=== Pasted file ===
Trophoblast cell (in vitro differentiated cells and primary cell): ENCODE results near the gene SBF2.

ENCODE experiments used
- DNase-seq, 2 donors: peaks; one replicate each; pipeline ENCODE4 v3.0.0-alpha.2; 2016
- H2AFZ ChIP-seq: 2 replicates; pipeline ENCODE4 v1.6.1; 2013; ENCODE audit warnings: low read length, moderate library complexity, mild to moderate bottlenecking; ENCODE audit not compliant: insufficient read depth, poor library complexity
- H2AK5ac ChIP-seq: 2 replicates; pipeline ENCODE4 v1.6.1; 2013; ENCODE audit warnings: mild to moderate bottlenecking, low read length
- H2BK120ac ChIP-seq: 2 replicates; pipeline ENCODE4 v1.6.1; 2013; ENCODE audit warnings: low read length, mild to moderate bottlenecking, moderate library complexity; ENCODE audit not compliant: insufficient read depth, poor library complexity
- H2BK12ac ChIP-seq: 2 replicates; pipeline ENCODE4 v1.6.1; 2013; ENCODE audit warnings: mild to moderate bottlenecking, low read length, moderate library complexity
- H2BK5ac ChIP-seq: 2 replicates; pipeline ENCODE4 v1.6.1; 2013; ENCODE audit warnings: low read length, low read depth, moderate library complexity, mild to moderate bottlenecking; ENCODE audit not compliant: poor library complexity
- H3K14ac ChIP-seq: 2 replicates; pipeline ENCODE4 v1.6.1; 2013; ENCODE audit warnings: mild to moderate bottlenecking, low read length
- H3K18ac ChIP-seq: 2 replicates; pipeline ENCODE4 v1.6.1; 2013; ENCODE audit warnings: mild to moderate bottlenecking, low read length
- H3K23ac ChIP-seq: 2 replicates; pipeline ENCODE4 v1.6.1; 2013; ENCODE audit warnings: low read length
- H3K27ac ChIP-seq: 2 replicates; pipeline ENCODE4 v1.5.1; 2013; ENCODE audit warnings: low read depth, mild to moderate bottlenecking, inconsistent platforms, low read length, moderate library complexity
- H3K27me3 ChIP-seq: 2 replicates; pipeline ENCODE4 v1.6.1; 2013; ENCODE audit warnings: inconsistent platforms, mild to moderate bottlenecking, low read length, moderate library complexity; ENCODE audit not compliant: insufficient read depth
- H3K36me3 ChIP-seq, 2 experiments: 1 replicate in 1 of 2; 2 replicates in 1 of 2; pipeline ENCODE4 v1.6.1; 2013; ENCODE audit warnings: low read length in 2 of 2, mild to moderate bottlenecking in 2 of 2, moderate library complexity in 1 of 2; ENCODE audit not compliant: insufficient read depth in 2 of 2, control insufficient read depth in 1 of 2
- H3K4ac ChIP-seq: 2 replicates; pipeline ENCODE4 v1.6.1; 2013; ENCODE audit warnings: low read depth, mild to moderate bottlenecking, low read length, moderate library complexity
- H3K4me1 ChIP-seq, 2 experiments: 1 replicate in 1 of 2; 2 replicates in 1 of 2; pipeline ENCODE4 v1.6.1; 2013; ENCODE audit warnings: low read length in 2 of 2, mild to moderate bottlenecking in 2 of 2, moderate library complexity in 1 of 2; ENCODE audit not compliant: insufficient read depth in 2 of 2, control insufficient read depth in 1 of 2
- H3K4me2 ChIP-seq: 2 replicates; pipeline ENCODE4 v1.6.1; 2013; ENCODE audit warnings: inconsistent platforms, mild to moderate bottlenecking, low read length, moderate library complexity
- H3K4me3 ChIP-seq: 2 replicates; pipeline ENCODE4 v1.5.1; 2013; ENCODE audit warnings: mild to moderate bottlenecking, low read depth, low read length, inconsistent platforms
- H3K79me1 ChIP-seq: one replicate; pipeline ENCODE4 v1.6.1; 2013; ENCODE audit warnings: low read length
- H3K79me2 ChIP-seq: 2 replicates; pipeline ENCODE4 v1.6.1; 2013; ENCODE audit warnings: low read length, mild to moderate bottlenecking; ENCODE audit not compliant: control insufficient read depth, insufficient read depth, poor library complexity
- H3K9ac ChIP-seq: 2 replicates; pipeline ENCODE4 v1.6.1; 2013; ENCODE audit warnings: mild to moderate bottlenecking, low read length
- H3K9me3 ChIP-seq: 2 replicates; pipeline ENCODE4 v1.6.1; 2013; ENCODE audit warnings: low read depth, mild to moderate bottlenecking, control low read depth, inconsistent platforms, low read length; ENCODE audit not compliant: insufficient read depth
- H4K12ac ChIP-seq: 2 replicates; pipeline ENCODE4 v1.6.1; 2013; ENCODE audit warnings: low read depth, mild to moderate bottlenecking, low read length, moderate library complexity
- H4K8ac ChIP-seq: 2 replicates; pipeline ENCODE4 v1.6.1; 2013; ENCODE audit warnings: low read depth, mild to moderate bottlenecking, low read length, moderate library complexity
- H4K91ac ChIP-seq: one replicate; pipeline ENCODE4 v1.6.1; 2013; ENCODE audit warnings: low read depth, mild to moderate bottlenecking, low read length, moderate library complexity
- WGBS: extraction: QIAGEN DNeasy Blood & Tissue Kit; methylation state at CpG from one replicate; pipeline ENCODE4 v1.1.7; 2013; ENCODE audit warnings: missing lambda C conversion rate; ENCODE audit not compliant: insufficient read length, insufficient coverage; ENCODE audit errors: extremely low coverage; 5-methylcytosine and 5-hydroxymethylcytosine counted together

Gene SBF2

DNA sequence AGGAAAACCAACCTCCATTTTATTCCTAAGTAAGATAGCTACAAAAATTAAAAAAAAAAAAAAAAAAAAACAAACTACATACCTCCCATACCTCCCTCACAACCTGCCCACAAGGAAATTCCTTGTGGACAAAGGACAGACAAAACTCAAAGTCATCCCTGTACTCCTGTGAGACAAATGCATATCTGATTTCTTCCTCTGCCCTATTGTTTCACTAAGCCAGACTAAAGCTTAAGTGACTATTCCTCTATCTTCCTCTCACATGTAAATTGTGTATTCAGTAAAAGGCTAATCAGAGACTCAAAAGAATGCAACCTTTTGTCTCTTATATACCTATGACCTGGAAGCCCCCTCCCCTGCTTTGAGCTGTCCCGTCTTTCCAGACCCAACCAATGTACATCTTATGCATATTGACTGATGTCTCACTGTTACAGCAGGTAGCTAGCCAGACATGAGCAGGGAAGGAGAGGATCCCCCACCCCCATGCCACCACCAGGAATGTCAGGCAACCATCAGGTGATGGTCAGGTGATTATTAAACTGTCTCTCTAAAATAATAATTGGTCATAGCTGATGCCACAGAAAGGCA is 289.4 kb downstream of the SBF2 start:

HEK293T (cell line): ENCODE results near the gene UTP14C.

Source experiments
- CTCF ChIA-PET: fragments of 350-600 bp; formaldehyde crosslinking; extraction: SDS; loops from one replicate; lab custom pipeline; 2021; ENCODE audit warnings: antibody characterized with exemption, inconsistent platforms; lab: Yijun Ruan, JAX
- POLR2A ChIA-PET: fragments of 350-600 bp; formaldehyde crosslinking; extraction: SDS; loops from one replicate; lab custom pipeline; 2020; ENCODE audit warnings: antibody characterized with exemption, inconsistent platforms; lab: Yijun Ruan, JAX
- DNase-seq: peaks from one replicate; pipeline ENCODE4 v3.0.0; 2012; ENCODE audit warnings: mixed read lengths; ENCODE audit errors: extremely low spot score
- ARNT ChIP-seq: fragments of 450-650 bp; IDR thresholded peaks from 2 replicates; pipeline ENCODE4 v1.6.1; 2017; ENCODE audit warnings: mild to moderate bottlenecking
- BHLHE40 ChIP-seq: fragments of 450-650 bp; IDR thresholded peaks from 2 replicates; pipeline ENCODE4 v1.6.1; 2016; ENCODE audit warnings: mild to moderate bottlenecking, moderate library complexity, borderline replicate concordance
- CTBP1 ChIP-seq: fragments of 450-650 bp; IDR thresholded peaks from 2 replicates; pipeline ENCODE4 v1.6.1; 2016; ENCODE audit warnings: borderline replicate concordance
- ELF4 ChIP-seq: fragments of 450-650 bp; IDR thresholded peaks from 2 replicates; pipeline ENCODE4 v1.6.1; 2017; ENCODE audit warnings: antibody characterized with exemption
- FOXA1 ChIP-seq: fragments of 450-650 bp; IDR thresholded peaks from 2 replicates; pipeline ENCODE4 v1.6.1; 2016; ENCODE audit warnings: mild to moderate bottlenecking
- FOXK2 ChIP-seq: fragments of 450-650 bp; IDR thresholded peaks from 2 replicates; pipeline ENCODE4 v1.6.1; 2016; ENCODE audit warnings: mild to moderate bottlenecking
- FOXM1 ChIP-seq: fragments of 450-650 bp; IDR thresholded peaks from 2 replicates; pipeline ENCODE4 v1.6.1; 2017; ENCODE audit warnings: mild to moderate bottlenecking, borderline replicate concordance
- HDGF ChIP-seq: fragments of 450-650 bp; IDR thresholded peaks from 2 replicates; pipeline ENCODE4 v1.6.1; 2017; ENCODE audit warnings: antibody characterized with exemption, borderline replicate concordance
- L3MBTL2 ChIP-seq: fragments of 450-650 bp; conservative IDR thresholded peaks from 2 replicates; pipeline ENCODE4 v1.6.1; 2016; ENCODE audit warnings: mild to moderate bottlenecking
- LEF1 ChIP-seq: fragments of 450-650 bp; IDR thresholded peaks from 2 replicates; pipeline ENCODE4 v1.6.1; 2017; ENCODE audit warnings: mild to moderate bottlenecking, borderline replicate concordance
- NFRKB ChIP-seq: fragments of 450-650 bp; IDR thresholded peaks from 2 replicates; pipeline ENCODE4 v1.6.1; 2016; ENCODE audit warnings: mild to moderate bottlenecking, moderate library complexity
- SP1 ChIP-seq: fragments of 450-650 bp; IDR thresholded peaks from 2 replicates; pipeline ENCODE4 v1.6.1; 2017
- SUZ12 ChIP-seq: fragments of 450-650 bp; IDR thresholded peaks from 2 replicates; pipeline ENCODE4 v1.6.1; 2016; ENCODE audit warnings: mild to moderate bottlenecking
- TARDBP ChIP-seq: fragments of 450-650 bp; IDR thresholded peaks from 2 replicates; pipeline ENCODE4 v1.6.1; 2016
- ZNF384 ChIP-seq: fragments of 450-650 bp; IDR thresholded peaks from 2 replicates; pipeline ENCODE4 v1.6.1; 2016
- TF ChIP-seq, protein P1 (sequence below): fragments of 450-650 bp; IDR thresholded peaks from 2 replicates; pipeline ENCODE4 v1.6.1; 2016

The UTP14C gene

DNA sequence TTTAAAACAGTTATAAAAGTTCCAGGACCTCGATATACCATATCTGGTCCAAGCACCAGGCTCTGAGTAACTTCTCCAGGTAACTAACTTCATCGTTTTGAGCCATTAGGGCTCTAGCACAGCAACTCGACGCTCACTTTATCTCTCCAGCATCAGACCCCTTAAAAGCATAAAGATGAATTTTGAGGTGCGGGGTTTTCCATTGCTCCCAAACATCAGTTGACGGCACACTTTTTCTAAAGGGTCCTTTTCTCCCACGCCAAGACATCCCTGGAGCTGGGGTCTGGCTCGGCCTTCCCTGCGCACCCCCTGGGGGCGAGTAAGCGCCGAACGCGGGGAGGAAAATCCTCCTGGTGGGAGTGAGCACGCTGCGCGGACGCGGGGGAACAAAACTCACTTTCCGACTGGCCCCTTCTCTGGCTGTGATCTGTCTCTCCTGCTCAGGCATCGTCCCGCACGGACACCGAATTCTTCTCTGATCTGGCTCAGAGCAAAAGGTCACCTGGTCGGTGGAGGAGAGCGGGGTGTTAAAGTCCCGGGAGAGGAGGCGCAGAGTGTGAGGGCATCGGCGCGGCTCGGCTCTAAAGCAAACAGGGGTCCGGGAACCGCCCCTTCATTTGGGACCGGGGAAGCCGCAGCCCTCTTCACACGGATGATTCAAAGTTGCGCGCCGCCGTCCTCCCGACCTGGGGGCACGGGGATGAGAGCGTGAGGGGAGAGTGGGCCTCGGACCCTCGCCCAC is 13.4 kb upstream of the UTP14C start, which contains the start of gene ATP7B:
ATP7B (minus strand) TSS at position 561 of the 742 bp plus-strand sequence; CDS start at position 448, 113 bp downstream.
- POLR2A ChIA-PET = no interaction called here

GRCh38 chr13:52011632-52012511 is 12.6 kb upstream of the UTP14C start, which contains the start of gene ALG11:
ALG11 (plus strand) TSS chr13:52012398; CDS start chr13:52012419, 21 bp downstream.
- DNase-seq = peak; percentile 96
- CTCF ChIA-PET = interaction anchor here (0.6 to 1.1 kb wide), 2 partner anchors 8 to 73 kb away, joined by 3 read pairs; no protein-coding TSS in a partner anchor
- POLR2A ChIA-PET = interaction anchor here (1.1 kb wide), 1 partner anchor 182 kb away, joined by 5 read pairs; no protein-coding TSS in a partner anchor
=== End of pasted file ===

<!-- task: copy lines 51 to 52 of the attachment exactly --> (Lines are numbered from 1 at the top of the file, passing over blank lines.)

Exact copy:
DNA sequence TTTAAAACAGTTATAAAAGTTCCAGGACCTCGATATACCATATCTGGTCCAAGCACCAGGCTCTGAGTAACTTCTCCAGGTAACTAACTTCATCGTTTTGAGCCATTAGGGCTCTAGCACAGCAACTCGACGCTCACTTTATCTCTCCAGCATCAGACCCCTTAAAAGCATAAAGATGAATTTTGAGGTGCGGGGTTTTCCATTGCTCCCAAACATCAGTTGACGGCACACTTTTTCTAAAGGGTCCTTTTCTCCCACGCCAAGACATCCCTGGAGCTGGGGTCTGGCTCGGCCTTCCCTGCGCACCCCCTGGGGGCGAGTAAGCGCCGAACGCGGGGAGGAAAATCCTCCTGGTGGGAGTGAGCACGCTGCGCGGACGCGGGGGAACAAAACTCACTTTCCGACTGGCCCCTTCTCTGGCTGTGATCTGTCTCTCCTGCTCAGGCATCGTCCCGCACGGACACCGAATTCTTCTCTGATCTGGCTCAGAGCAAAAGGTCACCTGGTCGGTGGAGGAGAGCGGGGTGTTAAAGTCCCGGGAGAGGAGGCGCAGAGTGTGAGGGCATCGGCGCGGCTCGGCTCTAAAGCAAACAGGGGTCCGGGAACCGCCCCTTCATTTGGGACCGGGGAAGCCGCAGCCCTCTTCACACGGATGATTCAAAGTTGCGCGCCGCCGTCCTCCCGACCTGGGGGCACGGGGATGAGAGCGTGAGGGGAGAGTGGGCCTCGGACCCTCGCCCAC is 13.4 kb upstream of the UTP14C start, which contains the start of gene ATP7B:
ATP7B (minus strand) TSS at position 561 of the 742 bp plus-strand sequence; CDS start at position 448, 113 bp downstream.